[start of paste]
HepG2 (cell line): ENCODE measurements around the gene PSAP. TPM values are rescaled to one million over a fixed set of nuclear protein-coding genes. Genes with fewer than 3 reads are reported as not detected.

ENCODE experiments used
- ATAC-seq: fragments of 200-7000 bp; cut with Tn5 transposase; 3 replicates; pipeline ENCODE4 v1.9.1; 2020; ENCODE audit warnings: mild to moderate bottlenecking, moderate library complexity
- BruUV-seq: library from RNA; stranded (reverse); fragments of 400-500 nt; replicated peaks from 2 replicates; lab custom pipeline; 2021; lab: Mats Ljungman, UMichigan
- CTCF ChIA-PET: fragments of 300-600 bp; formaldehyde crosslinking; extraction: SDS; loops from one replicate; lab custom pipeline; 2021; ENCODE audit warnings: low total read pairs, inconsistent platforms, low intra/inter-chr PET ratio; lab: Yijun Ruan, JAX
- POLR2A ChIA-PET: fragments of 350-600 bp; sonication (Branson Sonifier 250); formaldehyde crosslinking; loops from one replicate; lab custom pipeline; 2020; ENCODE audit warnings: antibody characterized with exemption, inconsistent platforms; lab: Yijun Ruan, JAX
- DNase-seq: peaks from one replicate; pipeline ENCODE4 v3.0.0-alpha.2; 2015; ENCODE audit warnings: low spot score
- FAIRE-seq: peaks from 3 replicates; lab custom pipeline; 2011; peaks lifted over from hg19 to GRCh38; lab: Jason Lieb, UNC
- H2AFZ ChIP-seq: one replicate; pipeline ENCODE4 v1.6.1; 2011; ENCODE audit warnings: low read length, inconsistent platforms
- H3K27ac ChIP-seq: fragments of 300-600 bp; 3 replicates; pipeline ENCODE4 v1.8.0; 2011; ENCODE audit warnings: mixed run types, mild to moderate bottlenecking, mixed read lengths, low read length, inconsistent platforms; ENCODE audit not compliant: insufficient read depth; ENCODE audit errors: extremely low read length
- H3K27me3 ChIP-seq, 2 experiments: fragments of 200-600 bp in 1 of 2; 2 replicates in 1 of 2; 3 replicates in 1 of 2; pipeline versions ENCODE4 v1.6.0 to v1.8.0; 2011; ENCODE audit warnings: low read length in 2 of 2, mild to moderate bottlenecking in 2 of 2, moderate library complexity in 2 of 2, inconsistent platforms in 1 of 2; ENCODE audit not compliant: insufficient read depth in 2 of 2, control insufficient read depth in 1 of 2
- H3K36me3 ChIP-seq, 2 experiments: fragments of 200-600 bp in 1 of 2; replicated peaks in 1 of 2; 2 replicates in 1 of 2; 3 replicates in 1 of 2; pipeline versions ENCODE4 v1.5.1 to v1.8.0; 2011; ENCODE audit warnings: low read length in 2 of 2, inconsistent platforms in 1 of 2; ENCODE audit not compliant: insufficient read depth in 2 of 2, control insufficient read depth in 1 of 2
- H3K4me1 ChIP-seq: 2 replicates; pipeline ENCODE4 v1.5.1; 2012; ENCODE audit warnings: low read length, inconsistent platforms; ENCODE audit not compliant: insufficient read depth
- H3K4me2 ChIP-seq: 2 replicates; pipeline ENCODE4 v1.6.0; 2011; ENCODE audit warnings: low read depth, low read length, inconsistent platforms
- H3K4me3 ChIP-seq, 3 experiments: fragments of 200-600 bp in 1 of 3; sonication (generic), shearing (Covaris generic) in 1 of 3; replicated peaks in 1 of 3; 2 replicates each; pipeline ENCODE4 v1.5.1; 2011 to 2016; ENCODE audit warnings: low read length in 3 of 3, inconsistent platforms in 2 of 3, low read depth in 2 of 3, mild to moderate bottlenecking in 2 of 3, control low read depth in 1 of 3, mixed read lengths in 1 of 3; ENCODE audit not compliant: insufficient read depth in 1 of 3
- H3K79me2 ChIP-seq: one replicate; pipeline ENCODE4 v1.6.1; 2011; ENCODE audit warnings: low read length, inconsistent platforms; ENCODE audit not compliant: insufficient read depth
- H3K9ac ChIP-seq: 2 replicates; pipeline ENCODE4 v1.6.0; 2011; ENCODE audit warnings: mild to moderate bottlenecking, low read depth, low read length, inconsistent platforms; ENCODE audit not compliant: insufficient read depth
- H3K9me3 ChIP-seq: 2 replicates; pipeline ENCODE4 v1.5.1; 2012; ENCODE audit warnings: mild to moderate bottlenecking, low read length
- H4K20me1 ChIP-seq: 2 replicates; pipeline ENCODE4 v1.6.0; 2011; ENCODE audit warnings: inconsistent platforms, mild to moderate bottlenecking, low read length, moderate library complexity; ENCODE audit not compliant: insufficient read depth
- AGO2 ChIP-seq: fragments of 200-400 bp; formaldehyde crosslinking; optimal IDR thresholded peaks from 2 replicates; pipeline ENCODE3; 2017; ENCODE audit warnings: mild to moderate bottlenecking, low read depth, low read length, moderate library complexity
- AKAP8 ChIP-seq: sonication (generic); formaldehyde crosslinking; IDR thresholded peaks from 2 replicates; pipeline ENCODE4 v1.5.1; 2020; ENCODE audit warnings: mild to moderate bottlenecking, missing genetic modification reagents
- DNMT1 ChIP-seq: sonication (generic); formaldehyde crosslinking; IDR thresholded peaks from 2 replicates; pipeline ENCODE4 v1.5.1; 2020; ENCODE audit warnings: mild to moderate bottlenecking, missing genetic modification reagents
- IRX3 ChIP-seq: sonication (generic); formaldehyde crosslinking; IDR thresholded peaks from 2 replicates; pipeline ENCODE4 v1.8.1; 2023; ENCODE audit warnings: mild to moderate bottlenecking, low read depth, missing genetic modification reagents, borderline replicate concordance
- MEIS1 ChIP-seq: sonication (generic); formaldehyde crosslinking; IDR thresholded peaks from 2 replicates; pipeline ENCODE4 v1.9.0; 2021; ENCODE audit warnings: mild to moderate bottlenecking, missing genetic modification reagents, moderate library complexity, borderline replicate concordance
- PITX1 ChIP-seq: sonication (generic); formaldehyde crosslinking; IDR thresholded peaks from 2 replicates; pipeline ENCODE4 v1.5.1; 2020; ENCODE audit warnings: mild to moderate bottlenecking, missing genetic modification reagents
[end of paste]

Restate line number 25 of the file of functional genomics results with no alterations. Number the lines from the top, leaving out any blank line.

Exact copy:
- PITX1 ChIP-seq: sonication (generic); formaldehyde crosslinking; IDR thresholded peaks from 2 replicates; pipeline ENCODE4 v1.5.1; 2020; ENCODE audit warnings: mild to moderate bottlenecking, missing genetic modification reagents